## Lesson objectives:

- Introduce students to the world of mathematical modelling – the art, the mechanics, the possibilities, and the limitations
- Be comfortable with – and even appreciate – math and theory
- Equip students with tools to construct their first model
- Work through examples of how to use models to solve real world problems
## Lesson outline:

Total lesson time: 3 hours

- Introduction to mathematical models (10 min)
- Learn about the different moving parts of a model and common things you can do to them and get out of them (20 min)
- Go through examples of some classic models in EEB (30 min)
- Working through an ecological model (1 hour)
- Working through an example of an evolution model (1 hour)

Up until this point in this course, we’ve been working with statistical models with the goal of characterizing relationships between variables and their significance in existing data. Today, we are going to venture into another branch of applied mathematics and learn about *mathematical models*. A mathematical model (a.k.a. first-principle models) is a description of a system using a series of equations. These models are used extensively throughout the natural and social sciences to help explain and predict the behavior of various systems of interest.

The world is governed by series of natural laws and “truths” biologists refer to as first principles. For instance, ocean currents flow in a certain direction, and some salmon species reproduce just once in their life time. Mathematical models provide us with an opportunity to study the intricacies of biological systems under a framework of first principles. More accurately, models forces us to explicitly lay out our conception of “reality” and to confront those intuitions. Intuition is perhaps the biggest pitfall in biology – everybody loves to tell a good story where everything works out and everything makes perfect sense, but how rigorously have we actually weeded them before accepting story as dogma? When you construct a model, you have no choice but to verify every single last piece of information you plan to include in your model.

Technically, one can describe any biological phenonemon with math. At the same time, however, it is rarely the goal to rewrite “reality” in math. The most elegant models are those able to describe succinctly a system’s most essential attributes, and the best theoreticians are those with the state-of-the-art knowledge of the system and the clarity of mind to know exactly what those important features are *given the questions being asked*. Sometimes we ask grand questions about driviers of macro system change, other times we would kill to find that devil in the details. Knowing how best to represent your system and answer your question is a skill that comes with experience (read: lots of trials and lots and *lots* of errors).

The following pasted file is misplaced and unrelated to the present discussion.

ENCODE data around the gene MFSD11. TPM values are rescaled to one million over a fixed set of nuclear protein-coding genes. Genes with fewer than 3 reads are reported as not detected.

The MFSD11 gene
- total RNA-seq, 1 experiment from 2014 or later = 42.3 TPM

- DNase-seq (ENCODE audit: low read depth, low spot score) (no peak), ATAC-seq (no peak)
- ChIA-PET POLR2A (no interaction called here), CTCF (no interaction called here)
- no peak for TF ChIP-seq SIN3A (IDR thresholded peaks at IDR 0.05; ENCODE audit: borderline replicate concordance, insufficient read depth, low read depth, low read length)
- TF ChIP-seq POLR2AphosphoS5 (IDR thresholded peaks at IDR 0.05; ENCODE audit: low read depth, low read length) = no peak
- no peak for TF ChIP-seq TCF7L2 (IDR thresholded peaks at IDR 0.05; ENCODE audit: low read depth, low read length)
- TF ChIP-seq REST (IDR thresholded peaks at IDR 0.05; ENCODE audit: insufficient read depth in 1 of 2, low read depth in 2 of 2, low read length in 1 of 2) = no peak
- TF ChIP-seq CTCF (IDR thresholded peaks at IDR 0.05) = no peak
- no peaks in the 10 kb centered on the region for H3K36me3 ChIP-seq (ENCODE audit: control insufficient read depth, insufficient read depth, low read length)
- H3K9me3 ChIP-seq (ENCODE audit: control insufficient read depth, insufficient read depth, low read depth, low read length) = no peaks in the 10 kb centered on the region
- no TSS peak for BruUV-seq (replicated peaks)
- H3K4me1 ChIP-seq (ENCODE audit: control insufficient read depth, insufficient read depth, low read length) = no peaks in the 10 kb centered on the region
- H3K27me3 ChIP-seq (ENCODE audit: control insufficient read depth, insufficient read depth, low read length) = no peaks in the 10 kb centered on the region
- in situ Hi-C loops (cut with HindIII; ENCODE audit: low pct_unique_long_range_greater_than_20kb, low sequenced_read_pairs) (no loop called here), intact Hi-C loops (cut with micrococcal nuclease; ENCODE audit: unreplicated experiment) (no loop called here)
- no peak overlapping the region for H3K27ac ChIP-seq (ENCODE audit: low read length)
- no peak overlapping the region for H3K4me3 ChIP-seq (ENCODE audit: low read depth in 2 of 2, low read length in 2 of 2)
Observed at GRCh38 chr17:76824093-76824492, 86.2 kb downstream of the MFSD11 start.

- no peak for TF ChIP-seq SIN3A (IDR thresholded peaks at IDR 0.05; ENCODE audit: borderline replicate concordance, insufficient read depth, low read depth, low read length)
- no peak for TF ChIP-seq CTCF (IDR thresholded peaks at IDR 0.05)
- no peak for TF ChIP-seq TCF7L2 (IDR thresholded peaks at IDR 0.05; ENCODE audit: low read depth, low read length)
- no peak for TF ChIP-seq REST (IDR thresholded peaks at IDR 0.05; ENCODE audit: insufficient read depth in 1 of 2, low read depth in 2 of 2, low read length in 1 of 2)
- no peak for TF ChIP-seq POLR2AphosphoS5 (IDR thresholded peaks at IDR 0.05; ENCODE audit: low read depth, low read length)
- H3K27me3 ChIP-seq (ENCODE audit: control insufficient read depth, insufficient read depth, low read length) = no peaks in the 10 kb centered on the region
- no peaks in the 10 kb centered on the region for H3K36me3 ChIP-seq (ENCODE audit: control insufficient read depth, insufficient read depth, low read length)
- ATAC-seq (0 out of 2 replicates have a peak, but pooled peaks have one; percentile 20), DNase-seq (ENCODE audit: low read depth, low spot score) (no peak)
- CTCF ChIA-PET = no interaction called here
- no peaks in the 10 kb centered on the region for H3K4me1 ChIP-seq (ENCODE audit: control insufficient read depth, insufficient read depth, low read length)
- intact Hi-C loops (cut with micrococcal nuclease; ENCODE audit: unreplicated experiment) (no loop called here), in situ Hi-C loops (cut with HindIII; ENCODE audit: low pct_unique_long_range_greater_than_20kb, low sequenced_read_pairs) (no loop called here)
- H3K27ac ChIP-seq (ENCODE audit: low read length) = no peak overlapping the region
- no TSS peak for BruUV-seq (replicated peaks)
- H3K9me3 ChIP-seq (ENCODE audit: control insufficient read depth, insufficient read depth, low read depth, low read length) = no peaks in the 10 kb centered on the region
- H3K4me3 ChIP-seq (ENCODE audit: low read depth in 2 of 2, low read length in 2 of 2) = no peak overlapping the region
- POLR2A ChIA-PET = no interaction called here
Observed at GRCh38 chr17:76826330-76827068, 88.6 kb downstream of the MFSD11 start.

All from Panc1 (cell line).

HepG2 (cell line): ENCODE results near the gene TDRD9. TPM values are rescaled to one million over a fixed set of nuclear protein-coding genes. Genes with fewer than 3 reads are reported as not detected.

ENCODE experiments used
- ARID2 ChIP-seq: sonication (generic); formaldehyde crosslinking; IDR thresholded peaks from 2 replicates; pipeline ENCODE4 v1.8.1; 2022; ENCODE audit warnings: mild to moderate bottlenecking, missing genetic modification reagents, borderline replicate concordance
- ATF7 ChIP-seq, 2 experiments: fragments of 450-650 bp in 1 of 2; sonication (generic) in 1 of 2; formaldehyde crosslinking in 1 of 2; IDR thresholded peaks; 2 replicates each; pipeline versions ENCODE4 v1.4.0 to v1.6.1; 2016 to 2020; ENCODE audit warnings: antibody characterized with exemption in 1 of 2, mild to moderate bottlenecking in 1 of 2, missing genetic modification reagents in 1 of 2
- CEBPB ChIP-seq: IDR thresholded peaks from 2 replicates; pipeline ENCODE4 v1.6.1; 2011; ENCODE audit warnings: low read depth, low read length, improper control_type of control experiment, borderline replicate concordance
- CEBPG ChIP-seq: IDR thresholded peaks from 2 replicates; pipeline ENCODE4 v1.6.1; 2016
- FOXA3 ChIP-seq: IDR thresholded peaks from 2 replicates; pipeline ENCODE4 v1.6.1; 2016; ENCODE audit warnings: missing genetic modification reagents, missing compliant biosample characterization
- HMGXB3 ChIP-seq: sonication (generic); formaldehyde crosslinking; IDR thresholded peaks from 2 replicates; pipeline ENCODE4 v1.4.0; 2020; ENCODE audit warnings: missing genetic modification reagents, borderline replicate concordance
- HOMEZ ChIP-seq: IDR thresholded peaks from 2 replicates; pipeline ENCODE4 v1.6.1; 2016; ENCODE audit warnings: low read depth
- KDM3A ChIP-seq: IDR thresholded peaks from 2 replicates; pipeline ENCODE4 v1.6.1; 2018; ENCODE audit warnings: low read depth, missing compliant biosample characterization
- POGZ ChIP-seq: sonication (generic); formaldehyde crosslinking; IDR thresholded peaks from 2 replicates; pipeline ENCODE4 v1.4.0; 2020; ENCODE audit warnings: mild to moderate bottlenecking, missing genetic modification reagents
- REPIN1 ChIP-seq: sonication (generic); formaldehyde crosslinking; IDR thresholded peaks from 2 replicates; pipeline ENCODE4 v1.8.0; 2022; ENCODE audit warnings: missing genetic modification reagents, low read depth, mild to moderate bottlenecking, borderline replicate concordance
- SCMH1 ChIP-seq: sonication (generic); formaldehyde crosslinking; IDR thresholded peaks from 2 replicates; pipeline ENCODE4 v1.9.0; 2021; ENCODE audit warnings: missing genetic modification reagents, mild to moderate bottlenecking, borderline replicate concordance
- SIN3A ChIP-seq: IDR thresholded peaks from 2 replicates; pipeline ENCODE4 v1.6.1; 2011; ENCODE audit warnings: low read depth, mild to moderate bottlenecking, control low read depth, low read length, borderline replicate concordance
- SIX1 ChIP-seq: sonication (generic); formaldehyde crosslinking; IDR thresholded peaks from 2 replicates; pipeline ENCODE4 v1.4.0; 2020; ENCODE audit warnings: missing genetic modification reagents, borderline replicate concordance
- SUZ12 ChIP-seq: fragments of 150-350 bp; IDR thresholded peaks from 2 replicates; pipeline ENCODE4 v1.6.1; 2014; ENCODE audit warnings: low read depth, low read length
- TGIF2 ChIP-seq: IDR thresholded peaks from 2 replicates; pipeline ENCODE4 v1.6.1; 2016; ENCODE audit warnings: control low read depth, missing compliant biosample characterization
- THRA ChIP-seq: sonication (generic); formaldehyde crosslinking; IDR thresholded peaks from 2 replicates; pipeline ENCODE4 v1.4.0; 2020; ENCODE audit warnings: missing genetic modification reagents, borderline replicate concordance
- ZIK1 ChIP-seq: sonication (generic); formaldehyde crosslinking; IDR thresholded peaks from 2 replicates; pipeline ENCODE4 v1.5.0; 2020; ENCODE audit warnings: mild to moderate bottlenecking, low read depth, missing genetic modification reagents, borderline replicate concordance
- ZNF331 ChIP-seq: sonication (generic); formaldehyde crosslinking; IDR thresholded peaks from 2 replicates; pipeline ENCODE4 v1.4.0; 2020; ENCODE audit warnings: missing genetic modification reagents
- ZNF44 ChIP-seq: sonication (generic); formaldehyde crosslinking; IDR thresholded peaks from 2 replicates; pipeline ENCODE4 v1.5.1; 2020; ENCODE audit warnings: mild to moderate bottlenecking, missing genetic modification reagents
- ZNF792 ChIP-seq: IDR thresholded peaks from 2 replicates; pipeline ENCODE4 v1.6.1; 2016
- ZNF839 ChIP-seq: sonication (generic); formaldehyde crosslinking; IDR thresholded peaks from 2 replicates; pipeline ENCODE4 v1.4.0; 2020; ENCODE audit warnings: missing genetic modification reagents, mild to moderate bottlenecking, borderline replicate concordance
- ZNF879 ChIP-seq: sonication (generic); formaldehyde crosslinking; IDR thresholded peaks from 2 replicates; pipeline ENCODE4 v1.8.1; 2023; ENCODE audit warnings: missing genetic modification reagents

What models are good for:

- Guiding intuition regarding how processes and mechanisms work.
- Pointing out logical flaws in an argument when the math don’t make sense.
- Testing hypotheses that are otherwise untestable due to ethical concerns and/or logistical constraints.
- Generating new testable hypotheses and predictions and can inform experimental design.
- Provide a new framework on how to think about a problem.

Limitations of a model:

- Only as interesting as the motivating question.
- Only as robust as the theory that went into building it.
- All models are wrong, some are useful.
- Without data, models are only good for telling us what is possible, but not what happened or what will happen.

Diversity promotes science and progress. Thus, any good researcher should strive to have at least a basic understanding of both the empirical and theoretical sides of science in order to facilitate collaboration and synthesis, and to push the frontiers of knowledge.

- Variable – quantity changes over time, a.k.a. the things we are tracking.
- Parameter – pre-determined values, quantity doesn’t change over time, a.k.a. the things we know or think that we know.
- Dynamics – fancy way of saying patterns of change over time.
- Equilibria – the state at which the system stops changing.
- Stability – whether the system will remain at a particular state when perturbed.